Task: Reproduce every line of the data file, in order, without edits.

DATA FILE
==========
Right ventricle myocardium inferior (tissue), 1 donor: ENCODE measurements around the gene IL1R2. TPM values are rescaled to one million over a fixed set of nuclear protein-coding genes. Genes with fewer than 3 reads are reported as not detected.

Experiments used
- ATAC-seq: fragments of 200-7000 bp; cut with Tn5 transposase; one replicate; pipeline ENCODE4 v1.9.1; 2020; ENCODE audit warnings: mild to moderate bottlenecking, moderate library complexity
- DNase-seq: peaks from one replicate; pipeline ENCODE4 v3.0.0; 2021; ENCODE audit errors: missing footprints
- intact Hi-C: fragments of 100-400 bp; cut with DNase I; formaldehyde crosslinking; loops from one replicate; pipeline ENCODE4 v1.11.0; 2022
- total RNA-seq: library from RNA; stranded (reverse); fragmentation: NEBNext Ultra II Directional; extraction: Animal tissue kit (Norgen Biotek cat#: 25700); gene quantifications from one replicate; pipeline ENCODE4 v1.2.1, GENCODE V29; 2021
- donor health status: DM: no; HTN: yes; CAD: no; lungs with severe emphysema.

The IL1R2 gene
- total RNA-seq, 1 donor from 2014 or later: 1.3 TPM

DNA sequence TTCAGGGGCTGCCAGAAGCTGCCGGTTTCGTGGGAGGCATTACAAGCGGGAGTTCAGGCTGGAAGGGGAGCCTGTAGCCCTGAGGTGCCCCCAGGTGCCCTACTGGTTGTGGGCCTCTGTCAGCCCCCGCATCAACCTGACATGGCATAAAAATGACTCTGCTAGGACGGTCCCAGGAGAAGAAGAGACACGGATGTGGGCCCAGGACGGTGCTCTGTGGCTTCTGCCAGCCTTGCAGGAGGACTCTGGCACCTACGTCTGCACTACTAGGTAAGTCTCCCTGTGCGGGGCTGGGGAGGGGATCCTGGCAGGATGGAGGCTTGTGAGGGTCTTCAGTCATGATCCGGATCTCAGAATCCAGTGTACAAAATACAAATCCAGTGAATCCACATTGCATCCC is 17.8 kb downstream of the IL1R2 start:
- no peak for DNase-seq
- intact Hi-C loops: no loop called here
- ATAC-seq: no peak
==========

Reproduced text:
Right ventricle myocardium inferior (tissue), 1 donor: ENCODE measurements around the gene IL1R2. TPM values are rescaled to one million over a fixed set of nuclear protein-coding genes. Genes with fewer than 3 reads are reported as not detected.

Experiments used
- ATAC-seq: fragments of 200-7000 bp; cut with Tn5 transposase; one replicate; pipeline ENCODE4 v1.9.1; 2020; ENCODE audit warnings: mild to moderate bottlenecking, moderate library complexity
- DNase-seq: peaks from one replicate; pipeline ENCODE4 v3.0.0; 2021; ENCODE audit errors: missing footprints
- intact Hi-C: fragments of 100-400 bp; cut with DNase I; formaldehyde crosslinking; loops from one replicate; pipeline ENCODE4 v1.11.0; 2022
- total RNA-seq: library from RNA; stranded (reverse); fragmentation: NEBNext Ultra II Directional; extraction: Animal tissue kit (Norgen Biotek cat#: 25700); gene quantifications from one replicate; pipeline ENCODE4 v1.2.1, GENCODE V29; 2021
- donor health status: DM: no; HTN: yes; CAD: no; lungs with severe emphysema.

The IL1R2 gene
- total RNA-seq, 1 donor from 2014 or later: 1.3 TPM

DNA sequence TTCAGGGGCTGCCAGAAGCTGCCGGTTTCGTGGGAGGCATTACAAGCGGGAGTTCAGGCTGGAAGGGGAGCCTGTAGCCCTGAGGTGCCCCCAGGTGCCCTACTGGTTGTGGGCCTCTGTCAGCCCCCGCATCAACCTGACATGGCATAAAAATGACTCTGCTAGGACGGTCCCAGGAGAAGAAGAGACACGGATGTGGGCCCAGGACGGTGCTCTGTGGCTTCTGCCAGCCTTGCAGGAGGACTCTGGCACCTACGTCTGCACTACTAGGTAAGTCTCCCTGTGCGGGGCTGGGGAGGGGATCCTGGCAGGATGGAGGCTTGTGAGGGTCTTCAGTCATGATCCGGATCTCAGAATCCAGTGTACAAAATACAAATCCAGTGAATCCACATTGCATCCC is 17.8 kb downstream of the IL1R2 start:
- no peak for DNase-seq
- intact Hi-C loops: no loop called here
- ATAC-seq: no peak